Everything was favorable at starting, but after reaching an altitude of two and a quarter miles, the Balloon entered an adverse current and drifted to the south-west.  In the hope of again reaching the favorable current from which he had just emerged, Mr. Wise opened the valve and rapidly descended towards the earth.  He came down almost in the tops of the trees, and went scudding before the wind, at the rate of 12 miles an hour.  He was unsuccessful, however, in changing his course toward the seaboard, and, discharging nearly all his ballast, he again ascended with the determination, if possible, to reach the great upper current.  He reached it in just 36 minutes by the watch, but the ascending power of his balloon had been so materially exhausted, that he found it impossible to get into the current.  The balloon struck the swift current and rebounded like an air-ball on a ceiling.  After three different attempts to "get on the track" (to use the language of Mr. Wise,) he again opened the valve and came down with the intention of landing in the public square at Crawfordsville, but the local current carried him below the town.  He threw out his rope to an Irishman, but the son of Erin had never before seen a balloon, and, half frightened out of his wits, refused to touch it.  Mr. Wise insisted, but Paddy, crossing himself with superstitious awe, dodged behind a tree just in time to avoid a loaf of bread which the aeronaut had thrown at him.  A half mile further on, Mr. Wise observed some women in the road near a farm house, and after a great deal of persuasion, induced them to take hold of the rope and pull the balloon to the ground.  By the time the remainder of the gas had been exhausted, a carriage with a party of gentlemen arrived from Crawfordsville, and taking the aeronaut and the collapsed air-ship on board returned to the town, where Mr. Wise was consigned to "mine host." Taylor, of the Taylor House.  This is the substance of our note from Mr. Wise, and no doubt contains a correct narrative of the voyage.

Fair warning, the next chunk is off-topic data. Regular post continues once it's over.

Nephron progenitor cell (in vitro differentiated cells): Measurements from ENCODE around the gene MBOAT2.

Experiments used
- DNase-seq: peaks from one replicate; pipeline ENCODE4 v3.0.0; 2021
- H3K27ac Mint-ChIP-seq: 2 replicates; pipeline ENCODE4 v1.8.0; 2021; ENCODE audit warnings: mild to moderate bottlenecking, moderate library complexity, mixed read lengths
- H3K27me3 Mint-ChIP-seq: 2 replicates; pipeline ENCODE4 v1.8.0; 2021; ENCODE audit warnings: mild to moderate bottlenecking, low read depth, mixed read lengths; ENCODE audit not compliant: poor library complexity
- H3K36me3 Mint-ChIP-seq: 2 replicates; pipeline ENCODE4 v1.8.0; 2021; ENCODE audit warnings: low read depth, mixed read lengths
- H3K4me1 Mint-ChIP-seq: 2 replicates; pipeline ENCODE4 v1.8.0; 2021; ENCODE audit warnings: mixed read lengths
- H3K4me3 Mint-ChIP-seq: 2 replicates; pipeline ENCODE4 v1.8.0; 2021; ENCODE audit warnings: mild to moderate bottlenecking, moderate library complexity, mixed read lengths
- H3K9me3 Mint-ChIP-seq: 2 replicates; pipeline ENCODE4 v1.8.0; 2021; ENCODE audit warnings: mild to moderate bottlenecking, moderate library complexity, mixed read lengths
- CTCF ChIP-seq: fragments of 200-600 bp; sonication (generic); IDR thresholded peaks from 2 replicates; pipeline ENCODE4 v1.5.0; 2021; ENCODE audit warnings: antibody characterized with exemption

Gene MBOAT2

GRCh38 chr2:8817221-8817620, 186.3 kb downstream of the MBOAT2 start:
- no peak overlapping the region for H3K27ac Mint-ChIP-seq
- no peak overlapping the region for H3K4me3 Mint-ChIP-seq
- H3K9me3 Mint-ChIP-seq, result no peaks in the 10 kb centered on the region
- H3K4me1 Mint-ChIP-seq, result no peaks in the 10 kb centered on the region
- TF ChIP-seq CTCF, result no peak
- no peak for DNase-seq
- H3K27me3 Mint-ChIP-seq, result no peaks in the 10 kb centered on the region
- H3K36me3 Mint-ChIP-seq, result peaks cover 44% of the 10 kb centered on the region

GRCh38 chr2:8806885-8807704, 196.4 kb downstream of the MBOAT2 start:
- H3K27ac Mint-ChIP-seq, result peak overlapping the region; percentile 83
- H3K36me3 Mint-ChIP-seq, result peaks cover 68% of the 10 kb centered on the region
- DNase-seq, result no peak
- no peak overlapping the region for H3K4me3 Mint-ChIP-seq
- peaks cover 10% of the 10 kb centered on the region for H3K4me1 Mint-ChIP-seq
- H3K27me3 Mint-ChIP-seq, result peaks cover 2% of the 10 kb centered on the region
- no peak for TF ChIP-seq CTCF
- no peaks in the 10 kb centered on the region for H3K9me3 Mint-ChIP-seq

In a postscript he speaks of the view as among the most beautiful he ever beheld.  The Grand Prairie, stretching away to the west ward seemed like a mammoth pleasure garden, dotted here and there with pleasant summer houses and with the woodland enclosing it like a hedge-fence, Lafayette, Crawfordsville, Attica, and eight villages in full view, the river, the canal, and railroads altogether, presented a panoramic picture of singular and impressive beauty.  "I was not so chagrined," says Wise, "as to be insensible to the fascinating loveliness of the picture."
        So endeth the "trans-continental" voyage.  That is was only trans-county-nental is no fault of the great Aeronaut.  His balloon was not suitable for a long voyage, nor was it possible to make one, except under a combination of the most favorable circumstances, and of the 234 ascensions embraced within his aeronautic career, we doubt if he was ever so completely the sport of the winds as on yesterday.

Historical Markers

Historical Monument and Jupiter Stamp Photos by Adina Watkins
Dyer Picture from the event from WikiCommons and is in the public domain.